• 19" = 65–110
    • 27" = 113
    • 36" = 133
    • 53"-61" Projection = 170
    • Flat screen = 120
  • Toaster = 800–1400
  • Toaster oven = 1225
  • VCR/DVD = 17–21 / 20–25
  • Vacuum cleaner = 1000–1440
  • Water heater (40 gallon) = 4500–5500
  • Water pump (deep well) = 250–1100
  • Water bed (with heater, no cover) = 120–380

(source: US Dept Of Energy)

Home Appliance Energy Use - Useful Tips

  • Look at your electricity / utility bill for kWh rates. Make a reasonable estimate if you don't know the exact figures to use.
  • Check your appliance for wattage. This is usually stamped on the unit (normally on a metal plate along with the manufacturer's serial number).
  • If you can't find the wattage for an appliance, try to find the amount of amps consumed by the item, then multiply the amp consumption by the voltage used by the appliance. Normally, for most household items, it's 120 volts. Please note, however, that appliances like electric stoves and dryers are usually rated at 240 volts.
  • Appliances like your VCR, TV, stereo, computer, and many items in your kitchen continue to use electricity even when they're turned off. This condition is referred to as "phantom load." Phantom loads can be prevented by either unplugging appliances from the wall socket, or plugging them into a power strip.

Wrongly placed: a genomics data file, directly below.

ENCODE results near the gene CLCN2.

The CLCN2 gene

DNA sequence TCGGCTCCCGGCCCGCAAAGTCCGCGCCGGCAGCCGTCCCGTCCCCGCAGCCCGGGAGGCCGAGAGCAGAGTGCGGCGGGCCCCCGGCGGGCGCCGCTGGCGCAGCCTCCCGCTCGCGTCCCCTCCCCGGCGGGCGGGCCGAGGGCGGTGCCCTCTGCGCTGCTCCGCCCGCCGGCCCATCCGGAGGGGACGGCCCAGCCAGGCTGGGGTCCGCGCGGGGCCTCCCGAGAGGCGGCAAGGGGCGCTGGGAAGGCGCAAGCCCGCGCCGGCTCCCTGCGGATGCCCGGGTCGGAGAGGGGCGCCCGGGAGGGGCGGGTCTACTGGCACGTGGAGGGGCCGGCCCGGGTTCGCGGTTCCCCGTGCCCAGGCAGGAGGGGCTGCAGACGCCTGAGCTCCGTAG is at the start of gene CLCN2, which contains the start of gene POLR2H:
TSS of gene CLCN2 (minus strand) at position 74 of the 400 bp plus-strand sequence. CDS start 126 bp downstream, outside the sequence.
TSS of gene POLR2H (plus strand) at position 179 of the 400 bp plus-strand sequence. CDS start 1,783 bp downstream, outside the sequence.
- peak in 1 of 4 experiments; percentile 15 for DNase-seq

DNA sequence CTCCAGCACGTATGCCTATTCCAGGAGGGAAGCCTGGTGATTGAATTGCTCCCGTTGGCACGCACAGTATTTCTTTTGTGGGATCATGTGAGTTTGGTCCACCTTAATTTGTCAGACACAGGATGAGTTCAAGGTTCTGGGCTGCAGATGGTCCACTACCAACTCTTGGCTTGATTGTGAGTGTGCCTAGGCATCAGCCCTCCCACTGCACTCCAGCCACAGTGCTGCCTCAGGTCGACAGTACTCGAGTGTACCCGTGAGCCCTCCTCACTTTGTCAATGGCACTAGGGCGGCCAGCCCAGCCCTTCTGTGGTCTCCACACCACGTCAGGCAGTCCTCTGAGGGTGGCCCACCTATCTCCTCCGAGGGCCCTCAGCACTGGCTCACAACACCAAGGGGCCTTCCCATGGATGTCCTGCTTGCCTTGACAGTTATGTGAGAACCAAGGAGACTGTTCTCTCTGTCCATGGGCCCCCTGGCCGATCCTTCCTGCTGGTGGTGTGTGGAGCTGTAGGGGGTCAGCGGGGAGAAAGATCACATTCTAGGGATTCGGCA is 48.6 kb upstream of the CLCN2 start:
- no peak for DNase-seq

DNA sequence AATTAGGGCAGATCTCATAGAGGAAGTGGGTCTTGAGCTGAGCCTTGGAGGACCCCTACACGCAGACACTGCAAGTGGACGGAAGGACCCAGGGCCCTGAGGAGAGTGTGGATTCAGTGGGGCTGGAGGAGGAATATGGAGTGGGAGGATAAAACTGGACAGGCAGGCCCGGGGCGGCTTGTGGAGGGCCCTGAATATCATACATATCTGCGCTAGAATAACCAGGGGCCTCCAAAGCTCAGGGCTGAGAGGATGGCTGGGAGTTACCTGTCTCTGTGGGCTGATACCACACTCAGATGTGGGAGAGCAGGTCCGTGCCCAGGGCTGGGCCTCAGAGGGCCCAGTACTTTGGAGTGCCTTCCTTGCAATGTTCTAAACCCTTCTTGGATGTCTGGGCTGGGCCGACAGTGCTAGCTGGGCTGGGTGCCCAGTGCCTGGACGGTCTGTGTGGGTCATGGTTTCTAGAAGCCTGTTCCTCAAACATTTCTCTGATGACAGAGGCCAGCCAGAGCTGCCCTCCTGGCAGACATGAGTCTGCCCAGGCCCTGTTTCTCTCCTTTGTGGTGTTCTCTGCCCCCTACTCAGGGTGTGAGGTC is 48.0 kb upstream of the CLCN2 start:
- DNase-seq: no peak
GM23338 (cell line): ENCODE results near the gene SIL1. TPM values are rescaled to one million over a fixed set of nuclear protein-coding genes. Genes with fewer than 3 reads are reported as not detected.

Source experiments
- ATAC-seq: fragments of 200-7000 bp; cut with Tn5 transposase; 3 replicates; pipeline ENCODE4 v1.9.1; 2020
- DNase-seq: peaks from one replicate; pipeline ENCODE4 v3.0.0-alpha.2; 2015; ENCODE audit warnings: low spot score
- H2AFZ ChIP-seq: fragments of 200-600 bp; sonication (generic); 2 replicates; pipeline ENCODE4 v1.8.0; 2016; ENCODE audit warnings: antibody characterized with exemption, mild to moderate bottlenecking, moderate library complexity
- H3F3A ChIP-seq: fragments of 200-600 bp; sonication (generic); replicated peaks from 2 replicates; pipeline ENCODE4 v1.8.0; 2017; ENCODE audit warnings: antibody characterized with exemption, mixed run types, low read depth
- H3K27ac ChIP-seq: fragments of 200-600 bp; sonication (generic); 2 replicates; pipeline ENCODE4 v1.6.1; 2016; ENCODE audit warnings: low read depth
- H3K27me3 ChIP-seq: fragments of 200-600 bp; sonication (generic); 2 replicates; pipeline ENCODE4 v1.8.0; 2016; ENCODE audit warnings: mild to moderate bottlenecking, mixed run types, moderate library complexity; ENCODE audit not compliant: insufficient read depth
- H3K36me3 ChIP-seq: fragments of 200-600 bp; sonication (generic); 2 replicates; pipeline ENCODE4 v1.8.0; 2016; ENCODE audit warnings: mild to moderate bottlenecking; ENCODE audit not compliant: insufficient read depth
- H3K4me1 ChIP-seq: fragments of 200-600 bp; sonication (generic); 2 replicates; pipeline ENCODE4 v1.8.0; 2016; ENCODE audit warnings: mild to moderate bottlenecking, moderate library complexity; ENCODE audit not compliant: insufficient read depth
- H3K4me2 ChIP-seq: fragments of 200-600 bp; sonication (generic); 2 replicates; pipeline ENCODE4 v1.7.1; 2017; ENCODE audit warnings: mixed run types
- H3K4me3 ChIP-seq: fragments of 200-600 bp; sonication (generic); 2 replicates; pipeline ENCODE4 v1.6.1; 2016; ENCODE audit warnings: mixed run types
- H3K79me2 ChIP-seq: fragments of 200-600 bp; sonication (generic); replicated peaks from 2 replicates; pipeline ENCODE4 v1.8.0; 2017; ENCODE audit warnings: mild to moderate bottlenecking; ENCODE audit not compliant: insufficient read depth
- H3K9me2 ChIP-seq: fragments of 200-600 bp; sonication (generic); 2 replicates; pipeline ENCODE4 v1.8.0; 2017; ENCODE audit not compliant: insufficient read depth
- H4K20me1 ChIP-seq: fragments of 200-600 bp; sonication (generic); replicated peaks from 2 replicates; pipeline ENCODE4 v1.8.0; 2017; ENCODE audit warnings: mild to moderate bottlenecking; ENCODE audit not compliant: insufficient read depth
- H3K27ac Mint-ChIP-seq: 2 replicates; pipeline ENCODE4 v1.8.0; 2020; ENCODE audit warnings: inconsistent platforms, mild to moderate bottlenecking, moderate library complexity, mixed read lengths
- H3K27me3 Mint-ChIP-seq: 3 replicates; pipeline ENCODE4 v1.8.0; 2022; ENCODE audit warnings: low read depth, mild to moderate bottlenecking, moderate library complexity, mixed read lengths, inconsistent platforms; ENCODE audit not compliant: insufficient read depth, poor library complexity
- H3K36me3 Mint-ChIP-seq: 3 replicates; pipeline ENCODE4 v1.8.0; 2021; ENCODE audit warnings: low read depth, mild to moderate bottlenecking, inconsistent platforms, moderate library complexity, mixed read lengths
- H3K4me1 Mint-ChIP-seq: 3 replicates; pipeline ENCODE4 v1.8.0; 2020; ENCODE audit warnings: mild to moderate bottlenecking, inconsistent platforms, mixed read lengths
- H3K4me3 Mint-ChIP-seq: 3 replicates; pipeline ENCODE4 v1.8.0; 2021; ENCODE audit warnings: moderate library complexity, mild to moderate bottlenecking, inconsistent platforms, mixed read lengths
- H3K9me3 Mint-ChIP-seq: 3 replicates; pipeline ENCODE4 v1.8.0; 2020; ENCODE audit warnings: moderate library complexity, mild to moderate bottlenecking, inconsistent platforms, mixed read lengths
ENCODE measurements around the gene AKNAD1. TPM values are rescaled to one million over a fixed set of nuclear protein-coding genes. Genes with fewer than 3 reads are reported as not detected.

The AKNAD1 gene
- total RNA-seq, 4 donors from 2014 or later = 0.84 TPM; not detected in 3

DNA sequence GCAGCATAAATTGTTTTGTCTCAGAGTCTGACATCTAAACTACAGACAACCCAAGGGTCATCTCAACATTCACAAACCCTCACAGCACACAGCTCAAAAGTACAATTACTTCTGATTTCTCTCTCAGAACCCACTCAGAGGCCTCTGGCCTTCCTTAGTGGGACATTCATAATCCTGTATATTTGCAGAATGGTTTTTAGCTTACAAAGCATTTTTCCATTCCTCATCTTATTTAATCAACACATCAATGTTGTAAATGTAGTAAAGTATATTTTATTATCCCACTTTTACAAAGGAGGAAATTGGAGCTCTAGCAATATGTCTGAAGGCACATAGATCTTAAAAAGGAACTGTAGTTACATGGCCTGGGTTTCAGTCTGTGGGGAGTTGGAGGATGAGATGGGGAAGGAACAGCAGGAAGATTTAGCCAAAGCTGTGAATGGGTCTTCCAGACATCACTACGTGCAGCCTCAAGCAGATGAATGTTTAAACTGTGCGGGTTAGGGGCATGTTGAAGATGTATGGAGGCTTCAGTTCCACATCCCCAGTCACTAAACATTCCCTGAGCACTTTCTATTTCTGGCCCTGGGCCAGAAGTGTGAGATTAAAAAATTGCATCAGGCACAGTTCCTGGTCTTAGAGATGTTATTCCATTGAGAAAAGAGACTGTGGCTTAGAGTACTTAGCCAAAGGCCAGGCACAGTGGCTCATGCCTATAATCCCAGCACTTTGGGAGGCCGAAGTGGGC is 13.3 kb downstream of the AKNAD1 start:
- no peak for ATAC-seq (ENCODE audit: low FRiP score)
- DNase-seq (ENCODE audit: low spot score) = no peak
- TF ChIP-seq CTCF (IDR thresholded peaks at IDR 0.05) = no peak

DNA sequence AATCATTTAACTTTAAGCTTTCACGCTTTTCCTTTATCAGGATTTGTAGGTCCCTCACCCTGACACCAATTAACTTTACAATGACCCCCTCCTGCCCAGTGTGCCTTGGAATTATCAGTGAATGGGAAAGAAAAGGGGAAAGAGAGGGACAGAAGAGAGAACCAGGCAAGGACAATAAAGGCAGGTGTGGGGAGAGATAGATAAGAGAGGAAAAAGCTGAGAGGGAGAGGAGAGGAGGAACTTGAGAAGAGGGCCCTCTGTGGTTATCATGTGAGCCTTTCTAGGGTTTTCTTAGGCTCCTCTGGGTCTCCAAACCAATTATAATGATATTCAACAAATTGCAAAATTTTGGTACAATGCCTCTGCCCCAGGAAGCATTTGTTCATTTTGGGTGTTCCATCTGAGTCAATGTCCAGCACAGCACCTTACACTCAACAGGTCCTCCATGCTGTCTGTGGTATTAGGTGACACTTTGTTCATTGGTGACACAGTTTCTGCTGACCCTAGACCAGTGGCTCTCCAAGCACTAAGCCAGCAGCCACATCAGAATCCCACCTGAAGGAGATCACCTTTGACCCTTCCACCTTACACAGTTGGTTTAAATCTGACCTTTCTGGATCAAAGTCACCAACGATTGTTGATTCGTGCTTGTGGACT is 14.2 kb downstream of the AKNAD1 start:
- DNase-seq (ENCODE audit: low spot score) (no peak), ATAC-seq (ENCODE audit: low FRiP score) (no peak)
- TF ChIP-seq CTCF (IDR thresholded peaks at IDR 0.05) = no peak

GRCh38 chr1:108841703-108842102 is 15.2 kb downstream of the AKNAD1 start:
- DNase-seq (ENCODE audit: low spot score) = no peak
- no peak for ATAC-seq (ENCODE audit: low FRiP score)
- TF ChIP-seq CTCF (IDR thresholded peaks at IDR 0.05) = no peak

• When you're not using an appliance, turn the power strip off to reduce even more the annual cost of your energy bill.

Go here for more information on ways to go green at home


Home Appliance Energy Saving Tips - How To Save 40 - 50% Off Your Total Energy Consumption

Total energy consumption is a concern for any homeowner.  There isn’t anyone, I can imagine, who doesn’t want to save some money on their home energy costs.  An effective way to do this is by using energy saving home appliances.

When shopping for appliances, you want to keep the cost of your total energy consumption foremost in mind.  Depending on the appliances you choose for your home, you can greatly reduce your total energy consumption.  By utilising the right appliances you not only increase home energy efficiency, but help the environment as well.